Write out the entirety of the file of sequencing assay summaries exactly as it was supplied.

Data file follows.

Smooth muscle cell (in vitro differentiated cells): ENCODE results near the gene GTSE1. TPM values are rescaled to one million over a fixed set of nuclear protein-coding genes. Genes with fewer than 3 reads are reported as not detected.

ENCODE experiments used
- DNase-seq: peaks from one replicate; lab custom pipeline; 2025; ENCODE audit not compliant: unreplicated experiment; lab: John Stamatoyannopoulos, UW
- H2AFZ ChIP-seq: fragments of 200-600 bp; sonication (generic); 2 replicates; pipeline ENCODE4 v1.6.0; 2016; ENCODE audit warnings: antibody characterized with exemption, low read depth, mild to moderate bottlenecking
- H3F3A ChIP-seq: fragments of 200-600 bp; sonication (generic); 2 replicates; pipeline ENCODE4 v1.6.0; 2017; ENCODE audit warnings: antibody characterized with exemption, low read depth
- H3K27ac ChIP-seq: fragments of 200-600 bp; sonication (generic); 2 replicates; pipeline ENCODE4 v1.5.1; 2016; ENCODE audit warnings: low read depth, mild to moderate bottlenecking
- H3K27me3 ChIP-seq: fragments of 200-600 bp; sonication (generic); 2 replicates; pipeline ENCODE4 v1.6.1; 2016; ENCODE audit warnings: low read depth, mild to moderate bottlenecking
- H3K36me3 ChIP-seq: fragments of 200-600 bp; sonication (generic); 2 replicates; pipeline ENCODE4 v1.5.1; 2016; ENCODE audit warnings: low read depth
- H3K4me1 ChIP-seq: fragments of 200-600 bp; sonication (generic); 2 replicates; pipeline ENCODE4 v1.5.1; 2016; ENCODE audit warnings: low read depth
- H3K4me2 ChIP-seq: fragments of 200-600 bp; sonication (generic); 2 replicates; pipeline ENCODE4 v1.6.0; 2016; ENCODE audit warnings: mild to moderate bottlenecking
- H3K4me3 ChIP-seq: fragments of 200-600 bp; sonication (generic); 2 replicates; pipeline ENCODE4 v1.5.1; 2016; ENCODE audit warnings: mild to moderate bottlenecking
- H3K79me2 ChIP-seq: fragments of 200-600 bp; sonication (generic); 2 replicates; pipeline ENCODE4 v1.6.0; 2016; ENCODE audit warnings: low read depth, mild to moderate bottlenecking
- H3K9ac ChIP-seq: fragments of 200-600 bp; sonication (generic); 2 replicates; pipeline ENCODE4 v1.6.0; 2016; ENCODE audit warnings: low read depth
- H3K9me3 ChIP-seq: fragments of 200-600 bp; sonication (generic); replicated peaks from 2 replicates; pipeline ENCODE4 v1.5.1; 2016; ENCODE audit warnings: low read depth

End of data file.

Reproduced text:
Smooth muscle cell (in vitro differentiated cells): ENCODE results near the gene GTSE1. TPM values are rescaled to one million over a fixed set of nuclear protein-coding genes. Genes with fewer than 3 reads are reported as not detected.

ENCODE experiments used
- DNase-seq: peaks from one replicate; lab custom pipeline; 2025; ENCODE audit not compliant: unreplicated experiment; lab: John Stamatoyannopoulos, UW
- H2AFZ ChIP-seq: fragments of 200-600 bp; sonication (generic); 2 replicates; pipeline ENCODE4 v1.6.0; 2016; ENCODE audit warnings: antibody characterized with exemption, low read depth, mild to moderate bottlenecking
- H3F3A ChIP-seq: fragments of 200-600 bp; sonication (generic); 2 replicates; pipeline ENCODE4 v1.6.0; 2017; ENCODE audit warnings: antibody characterized with exemption, low read depth
- H3K27ac ChIP-seq: fragments of 200-600 bp; sonication (generic); 2 replicates; pipeline ENCODE4 v1.5.1; 2016; ENCODE audit warnings: low read depth, mild to moderate bottlenecking
- H3K27me3 ChIP-seq: fragments of 200-600 bp; sonication (generic); 2 replicates; pipeline ENCODE4 v1.6.1; 2016; ENCODE audit warnings: low read depth, mild to moderate bottlenecking
- H3K36me3 ChIP-seq: fragments of 200-600 bp; sonication (generic); 2 replicates; pipeline ENCODE4 v1.5.1; 2016; ENCODE audit warnings: low read depth
- H3K4me1 ChIP-seq: fragments of 200-600 bp; sonication (generic); 2 replicates; pipeline ENCODE4 v1.5.1; 2016; ENCODE audit warnings: low read depth
- H3K4me2 ChIP-seq: fragments of 200-600 bp; sonication (generic); 2 replicates; pipeline ENCODE4 v1.6.0; 2016; ENCODE audit warnings: mild to moderate bottlenecking
- H3K4me3 ChIP-seq: fragments of 200-600 bp; sonication (generic); 2 replicates; pipeline ENCODE4 v1.5.1; 2016; ENCODE audit warnings: mild to moderate bottlenecking
- H3K79me2 ChIP-seq: fragments of 200-600 bp; sonication (generic); 2 replicates; pipeline ENCODE4 v1.6.0; 2016; ENCODE audit warnings: low read depth, mild to moderate bottlenecking
- H3K9ac ChIP-seq: fragments of 200-600 bp; sonication (generic); 2 replicates; pipeline ENCODE4 v1.6.0; 2016; ENCODE audit warnings: low read depth
- H3K9me3 ChIP-seq: fragments of 200-600 bp; sonication (generic); replicated peaks from 2 replicates; pipeline ENCODE4 v1.5.1; 2016; ENCODE audit warnings: low read depth